One of the things I have noticed throughout my working career (whenever working on a project basis with client review that is) is the odd distribution of concern over various elements. Time and again, I as the project manager or designer feel certain that some very important and fundamental questions must be answered before we go forward. I present to the client the alternatives and set the table for a particular discussion of central organizing principles. In the case of a web site design, these are things like site structure, organization, and navigation. Secondarily, these important items are also about points of design involving the brand, identity, overall color scheme and the like. Of course along with these decisions, any programming and code must work well across browsers and systems, and work with a consistent interface when clicking through the various choices. These things are fundamental to the structure of a project. The page by page nitty gritty of what extra photo to use here or what subhead wording to use there or whether to link to a particular outside resource are just that – small details that can easily be changed.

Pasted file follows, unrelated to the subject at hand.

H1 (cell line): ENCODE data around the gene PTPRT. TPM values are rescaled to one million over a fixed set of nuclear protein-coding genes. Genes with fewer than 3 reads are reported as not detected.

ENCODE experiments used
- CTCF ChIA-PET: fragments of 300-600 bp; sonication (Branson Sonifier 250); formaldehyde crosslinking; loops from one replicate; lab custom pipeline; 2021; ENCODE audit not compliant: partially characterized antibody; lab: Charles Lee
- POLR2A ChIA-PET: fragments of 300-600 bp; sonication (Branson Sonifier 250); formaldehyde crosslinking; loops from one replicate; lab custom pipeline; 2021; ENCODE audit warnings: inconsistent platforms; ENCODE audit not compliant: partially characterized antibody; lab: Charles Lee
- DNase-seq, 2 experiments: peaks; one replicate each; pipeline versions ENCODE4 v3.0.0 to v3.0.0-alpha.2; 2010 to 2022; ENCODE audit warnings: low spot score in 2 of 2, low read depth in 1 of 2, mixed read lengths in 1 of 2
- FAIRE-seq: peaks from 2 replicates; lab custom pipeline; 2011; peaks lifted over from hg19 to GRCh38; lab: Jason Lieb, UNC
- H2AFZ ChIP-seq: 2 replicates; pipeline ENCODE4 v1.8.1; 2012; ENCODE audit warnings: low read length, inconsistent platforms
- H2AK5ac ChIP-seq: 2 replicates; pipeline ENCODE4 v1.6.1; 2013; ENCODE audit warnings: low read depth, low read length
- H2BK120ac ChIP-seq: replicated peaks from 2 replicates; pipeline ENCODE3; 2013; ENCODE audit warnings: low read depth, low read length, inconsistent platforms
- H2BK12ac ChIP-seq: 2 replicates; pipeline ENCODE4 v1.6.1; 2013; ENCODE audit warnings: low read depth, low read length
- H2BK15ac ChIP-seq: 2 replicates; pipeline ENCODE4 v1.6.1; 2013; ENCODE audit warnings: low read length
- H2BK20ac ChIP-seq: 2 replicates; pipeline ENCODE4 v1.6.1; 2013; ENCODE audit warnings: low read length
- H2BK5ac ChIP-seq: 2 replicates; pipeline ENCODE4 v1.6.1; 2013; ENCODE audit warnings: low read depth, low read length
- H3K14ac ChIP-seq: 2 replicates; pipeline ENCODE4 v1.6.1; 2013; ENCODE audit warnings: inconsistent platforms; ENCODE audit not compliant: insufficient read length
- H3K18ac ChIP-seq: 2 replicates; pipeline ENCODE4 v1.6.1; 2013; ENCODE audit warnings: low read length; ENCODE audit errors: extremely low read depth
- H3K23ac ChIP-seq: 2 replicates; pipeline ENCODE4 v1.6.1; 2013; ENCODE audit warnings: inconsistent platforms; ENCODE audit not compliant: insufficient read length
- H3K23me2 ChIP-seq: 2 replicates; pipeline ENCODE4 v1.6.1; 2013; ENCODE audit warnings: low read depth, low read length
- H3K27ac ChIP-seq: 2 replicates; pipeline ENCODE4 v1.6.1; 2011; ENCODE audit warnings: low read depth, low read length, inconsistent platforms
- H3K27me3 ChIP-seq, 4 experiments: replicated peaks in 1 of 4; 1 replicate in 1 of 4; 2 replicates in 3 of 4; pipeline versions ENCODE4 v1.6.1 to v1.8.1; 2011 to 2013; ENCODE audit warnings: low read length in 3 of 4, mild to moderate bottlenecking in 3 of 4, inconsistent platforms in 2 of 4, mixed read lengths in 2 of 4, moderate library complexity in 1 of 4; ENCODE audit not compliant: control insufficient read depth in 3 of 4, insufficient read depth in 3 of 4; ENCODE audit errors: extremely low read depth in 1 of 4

So it is with some mirth that I realize that very often clients are much more interested in the nitty gritty than the overarching. The things that speak to them are the small details. I have several theories as to why this may be the case. One is that people inevitably talk about the things they understand. While the big picture elements may very well be important to them, it can be a bit complicated to connect all the dots and make the big decisions, whereas the small ones are easy to make. Another reason is that people’s thought processes are not very often hierarchical, despite what we would like to believe about ourselves, and so every thought about a project is held in the brain with somewhat equal weight, and things are brought up as they occur. A couple of months ago I was working on a project for organizing a photo library, for example, and my client kept bringing up being able to copy resources in a particular way before we had even built the functionality to get those resources into the database in the first place. I kept explaining that there was a hierarchy of importance of functionality, with some things necessarily preceding others, and that we were time limited and could not do everything so it would be necessary to prioritize. I suspected that this did not sit well with him, but we came to agreement. And sometimes, the reasons people focus on the small stuff is that they trust me to take care of the big stuff and really aren’t all that interested in the big picture. This happens more often than you might think, and the challenge for me is to recognize this and not let my ego get in the way. Sometimes I worry that the client (for the lack of feedback I get about the big picture stuff) is unhappy with my work but unable to articulate it. In a situation like this I can sometimes take it personally, but this is pure ego and pride getting in the way of what is actually happening. As long as ample room has been given for the client to express their particular opinions (when they have them), things generally work out well. Sure, there can always be misunderstandings and disappointments. But when I take myself and my pride out of the equation and let the work be the work, things go better and we are all much happier.